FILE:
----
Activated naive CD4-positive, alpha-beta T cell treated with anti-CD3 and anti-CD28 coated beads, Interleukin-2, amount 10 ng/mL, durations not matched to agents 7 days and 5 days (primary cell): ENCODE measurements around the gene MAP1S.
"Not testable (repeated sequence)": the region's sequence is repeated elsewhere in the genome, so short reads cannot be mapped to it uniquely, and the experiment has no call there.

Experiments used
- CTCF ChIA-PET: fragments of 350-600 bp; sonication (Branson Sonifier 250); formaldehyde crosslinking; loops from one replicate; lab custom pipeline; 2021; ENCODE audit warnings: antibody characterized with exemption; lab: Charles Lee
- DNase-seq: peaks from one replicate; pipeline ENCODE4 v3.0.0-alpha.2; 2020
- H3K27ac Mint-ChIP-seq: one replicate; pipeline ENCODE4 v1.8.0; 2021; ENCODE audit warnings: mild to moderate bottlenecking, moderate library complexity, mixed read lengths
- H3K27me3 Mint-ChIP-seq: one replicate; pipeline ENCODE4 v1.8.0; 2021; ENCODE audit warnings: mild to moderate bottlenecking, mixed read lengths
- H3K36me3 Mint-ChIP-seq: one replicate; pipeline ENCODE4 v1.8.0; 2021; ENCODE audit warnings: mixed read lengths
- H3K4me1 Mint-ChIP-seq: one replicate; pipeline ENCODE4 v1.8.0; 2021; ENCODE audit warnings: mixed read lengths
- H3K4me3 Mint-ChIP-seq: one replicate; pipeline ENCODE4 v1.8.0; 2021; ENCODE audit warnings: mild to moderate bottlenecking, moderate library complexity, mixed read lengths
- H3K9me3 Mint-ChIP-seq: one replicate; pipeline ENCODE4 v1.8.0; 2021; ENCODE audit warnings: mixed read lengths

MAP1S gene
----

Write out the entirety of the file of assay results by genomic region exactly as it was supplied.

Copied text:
Activated naive CD4-positive, alpha-beta T cell treated with anti-CD3 and anti-CD28 coated beads, Interleukin-2, amount 10 ng/mL, durations not matched to agents 7 days and 5 days (primary cell): ENCODE measurements around the gene MAP1S.
"Not testable (repeated sequence)": the region's sequence is repeated elsewhere in the genome, so short reads cannot be mapped to it uniquely, and the experiment has no call there.

Experiments used
- CTCF ChIA-PET: fragments of 350-600 bp; sonication (Branson Sonifier 250); formaldehyde crosslinking; loops from one replicate; lab custom pipeline; 2021; ENCODE audit warnings: antibody characterized with exemption; lab: Charles Lee
- DNase-seq: peaks from one replicate; pipeline ENCODE4 v3.0.0-alpha.2; 2020
- H3K27ac Mint-ChIP-seq: one replicate; pipeline ENCODE4 v1.8.0; 2021; ENCODE audit warnings: mild to moderate bottlenecking, moderate library complexity, mixed read lengths
- H3K27me3 Mint-ChIP-seq: one replicate; pipeline ENCODE4 v1.8.0; 2021; ENCODE audit warnings: mild to moderate bottlenecking, mixed read lengths
- H3K36me3 Mint-ChIP-seq: one replicate; pipeline ENCODE4 v1.8.0; 2021; ENCODE audit warnings: mixed read lengths
- H3K4me1 Mint-ChIP-seq: one replicate; pipeline ENCODE4 v1.8.0; 2021; ENCODE audit warnings: mixed read lengths
- H3K4me3 Mint-ChIP-seq: one replicate; pipeline ENCODE4 v1.8.0; 2021; ENCODE audit warnings: mild to moderate bottlenecking, moderate library complexity, mixed read lengths
- H3K9me3 Mint-ChIP-seq: one replicate; pipeline ENCODE4 v1.8.0; 2021; ENCODE audit warnings: mixed read lengths

MAP1S gene